Women eventually won the right to vote in many countries and own property and receive equal treatment by the law, and these changes had profound impacts on the relationships between men and women. In many societies, individuals could decide—on their own—whether they should marry, whom they should marry, and when they should marry.
A few centuries ago, dating was sometimes described as a "courtship ritual where young women entertained gentleman callers, usually in the home, under the watchful eye of a chaperone," but increasingly, in many Western countries, it became a self-initiated activity with two young people going out as a couple in public together.
Still, dating varies considerably by nation, custom, religious upbringing, technology, and social class, and important exceptions with regards to individual freedoms remain as many countries today still practice arranged marriages, request dowries, and forbid same-sex pairings.
Although in many countries, movies, meals, and meeting in coffeehouses and other places is now popular, as are advice books suggesting various strategies for men and women, in other parts of the world, such as in South Asia and many parts of the Middle East, being alone in public as a couple with another person is not only frowned upon but can even lead to either person being socially ostracized.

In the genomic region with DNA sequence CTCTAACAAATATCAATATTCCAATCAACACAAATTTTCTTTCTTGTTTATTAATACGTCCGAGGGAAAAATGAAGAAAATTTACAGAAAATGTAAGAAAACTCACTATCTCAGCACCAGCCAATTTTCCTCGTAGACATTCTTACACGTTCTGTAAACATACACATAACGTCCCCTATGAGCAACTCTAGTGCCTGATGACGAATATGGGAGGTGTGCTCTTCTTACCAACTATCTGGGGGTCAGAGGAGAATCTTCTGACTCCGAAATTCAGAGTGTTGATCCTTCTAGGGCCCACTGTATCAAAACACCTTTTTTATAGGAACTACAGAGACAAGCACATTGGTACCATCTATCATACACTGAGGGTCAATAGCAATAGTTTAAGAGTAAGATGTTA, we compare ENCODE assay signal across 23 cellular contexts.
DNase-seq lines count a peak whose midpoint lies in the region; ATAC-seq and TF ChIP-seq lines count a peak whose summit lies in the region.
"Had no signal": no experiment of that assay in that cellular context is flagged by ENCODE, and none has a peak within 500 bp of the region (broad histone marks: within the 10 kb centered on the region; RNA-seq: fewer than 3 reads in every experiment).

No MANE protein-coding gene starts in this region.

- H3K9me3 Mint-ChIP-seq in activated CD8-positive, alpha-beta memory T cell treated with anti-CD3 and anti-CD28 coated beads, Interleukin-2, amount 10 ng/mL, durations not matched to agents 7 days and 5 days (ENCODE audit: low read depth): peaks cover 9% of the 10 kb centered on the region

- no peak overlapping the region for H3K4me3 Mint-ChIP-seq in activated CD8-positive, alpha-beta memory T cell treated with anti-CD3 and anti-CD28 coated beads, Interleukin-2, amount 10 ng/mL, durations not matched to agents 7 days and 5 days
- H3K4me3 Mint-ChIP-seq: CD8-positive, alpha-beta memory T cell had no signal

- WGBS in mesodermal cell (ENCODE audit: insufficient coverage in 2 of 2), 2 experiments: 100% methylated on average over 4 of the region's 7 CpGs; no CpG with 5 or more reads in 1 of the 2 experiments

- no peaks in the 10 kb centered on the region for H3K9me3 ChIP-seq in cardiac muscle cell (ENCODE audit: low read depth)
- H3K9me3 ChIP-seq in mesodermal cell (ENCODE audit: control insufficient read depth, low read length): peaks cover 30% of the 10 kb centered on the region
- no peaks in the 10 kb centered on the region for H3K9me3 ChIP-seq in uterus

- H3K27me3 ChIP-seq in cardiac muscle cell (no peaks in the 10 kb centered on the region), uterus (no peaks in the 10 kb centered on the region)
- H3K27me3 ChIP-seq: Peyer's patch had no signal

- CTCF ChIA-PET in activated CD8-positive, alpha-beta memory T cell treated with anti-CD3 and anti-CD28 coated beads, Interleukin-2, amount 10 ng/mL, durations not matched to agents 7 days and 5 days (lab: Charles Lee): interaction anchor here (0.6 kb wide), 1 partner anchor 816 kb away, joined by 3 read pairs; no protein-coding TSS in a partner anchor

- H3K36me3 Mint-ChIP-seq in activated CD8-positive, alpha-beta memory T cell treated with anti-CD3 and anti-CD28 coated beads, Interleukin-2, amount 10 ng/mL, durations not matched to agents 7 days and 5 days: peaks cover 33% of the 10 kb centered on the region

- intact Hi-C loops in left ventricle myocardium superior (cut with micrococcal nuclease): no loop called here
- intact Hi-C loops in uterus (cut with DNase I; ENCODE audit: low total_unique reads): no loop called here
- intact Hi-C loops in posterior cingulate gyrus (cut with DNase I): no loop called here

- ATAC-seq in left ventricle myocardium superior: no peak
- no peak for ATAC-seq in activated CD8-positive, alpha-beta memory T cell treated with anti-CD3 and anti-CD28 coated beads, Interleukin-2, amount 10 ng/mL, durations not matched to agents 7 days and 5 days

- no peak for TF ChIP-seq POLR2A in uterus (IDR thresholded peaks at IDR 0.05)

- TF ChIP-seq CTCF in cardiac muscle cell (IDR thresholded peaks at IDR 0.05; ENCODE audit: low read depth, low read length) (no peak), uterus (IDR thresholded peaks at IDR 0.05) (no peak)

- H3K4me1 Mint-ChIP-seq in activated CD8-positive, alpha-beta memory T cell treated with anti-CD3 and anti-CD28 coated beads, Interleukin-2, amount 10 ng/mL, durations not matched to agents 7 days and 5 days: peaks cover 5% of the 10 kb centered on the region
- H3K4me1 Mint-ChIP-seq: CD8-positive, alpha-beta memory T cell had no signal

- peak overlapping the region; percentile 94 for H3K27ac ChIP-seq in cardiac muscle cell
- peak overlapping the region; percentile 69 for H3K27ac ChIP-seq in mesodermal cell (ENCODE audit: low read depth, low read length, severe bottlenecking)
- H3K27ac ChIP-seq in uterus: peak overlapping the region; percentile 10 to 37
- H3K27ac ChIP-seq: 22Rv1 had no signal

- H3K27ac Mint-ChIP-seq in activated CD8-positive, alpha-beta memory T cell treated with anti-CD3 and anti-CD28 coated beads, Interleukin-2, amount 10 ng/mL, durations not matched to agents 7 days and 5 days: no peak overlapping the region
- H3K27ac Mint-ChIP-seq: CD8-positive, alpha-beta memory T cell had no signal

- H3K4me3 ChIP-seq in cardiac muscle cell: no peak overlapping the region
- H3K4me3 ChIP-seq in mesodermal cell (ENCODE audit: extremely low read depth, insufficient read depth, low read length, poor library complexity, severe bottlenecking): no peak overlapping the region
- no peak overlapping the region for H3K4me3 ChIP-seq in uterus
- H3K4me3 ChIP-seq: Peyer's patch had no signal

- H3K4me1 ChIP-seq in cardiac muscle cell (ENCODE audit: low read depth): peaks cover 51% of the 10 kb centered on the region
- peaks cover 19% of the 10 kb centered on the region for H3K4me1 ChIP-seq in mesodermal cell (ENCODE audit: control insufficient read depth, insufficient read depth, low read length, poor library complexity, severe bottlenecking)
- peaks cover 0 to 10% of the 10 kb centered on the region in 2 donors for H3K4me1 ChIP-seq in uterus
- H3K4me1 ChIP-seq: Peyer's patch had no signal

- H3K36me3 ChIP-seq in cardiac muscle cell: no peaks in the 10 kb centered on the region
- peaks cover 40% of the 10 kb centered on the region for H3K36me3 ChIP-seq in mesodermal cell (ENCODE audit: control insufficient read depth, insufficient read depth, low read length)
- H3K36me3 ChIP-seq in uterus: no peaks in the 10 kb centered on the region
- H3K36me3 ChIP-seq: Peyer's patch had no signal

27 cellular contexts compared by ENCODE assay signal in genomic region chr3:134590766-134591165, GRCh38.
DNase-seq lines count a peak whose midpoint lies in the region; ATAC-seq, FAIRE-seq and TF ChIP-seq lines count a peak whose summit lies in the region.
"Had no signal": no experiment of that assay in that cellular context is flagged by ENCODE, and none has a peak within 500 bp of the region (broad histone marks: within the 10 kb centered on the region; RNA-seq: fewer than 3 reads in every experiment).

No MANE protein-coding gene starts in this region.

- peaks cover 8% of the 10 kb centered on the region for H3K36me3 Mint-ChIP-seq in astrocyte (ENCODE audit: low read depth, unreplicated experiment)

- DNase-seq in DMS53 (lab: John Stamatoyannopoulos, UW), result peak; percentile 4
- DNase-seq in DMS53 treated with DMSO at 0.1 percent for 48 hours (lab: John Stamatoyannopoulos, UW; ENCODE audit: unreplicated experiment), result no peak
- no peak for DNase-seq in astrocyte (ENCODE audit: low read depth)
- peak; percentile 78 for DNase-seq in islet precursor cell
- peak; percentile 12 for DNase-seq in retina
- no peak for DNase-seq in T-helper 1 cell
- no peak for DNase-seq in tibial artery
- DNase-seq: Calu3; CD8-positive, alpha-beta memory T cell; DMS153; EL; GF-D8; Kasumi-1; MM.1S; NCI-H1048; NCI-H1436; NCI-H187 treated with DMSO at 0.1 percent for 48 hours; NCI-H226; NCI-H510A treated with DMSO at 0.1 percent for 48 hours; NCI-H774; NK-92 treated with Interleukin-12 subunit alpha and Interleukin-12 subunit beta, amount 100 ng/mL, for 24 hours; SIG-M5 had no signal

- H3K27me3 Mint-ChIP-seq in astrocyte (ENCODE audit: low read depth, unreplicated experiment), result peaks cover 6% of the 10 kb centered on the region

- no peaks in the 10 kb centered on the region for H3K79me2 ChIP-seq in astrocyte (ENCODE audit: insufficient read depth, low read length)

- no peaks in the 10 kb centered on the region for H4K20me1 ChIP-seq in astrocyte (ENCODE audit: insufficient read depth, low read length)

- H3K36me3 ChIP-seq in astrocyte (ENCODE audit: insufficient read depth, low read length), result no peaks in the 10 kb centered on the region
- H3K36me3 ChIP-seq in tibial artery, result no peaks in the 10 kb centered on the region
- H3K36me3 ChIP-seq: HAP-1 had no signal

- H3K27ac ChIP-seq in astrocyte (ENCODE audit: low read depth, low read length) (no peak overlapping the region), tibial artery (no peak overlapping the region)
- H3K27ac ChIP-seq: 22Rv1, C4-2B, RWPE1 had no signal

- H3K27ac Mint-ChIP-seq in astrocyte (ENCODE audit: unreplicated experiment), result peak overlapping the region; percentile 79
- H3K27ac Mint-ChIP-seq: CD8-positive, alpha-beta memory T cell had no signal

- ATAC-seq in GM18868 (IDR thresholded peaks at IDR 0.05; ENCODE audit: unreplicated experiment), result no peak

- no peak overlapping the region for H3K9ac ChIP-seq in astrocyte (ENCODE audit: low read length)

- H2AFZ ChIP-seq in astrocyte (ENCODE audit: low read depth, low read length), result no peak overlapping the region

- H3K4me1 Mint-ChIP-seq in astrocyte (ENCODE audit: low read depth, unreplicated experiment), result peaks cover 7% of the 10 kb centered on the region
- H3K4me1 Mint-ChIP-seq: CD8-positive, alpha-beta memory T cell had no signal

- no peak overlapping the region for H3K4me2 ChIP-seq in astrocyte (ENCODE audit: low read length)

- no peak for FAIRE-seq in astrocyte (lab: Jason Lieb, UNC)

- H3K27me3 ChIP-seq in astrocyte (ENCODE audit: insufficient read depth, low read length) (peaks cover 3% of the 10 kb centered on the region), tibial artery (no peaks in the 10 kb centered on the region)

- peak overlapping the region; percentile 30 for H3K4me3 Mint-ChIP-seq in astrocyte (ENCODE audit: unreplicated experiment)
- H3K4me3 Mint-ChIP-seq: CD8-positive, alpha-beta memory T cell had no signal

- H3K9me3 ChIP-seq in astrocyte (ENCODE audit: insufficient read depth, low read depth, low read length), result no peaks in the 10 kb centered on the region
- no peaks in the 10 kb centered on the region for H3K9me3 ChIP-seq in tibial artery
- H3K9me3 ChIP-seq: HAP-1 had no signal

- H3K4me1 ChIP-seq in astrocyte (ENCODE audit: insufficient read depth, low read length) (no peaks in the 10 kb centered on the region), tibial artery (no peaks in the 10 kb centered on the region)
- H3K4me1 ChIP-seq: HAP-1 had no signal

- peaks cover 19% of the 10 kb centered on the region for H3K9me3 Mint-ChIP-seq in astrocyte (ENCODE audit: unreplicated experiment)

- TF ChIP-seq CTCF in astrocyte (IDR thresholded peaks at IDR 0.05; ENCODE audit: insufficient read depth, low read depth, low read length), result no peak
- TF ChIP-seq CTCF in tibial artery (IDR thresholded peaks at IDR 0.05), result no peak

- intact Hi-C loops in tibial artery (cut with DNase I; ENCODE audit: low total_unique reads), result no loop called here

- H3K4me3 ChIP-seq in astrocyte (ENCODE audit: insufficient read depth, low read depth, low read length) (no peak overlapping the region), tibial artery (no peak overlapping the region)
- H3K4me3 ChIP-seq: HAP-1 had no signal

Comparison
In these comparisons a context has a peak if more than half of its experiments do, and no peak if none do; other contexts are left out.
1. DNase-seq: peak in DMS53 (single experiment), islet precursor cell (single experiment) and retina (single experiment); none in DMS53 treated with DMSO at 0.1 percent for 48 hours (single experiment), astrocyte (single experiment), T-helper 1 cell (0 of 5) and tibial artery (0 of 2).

As humans societies have evolved from hunter-gatherers into civilized societies, there have been substantial changes in relations between men and women, with perhaps one of a few remaining biological constants being that both adult women and men must have sexual intercourse for human procreation to happen.
Humans have been compared to other species in terms of sexual behavior.
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In the twentieth century, dating was sometimes seen as a precursor to marriage but it could also be considered as an end-in-itself, that is, an informal social activity akin to friendship.
It generally happened in that portion of a person's life before the age of marriage, enabled dates to be arranged without face-to-face contact.
Thus, the concept of marriage is changing widely in many countries.
Historically, marriages in most societies were arranged by parents and older relatives with the goal not being love but legacy and "economic stability and political alliances", according to anthropologists.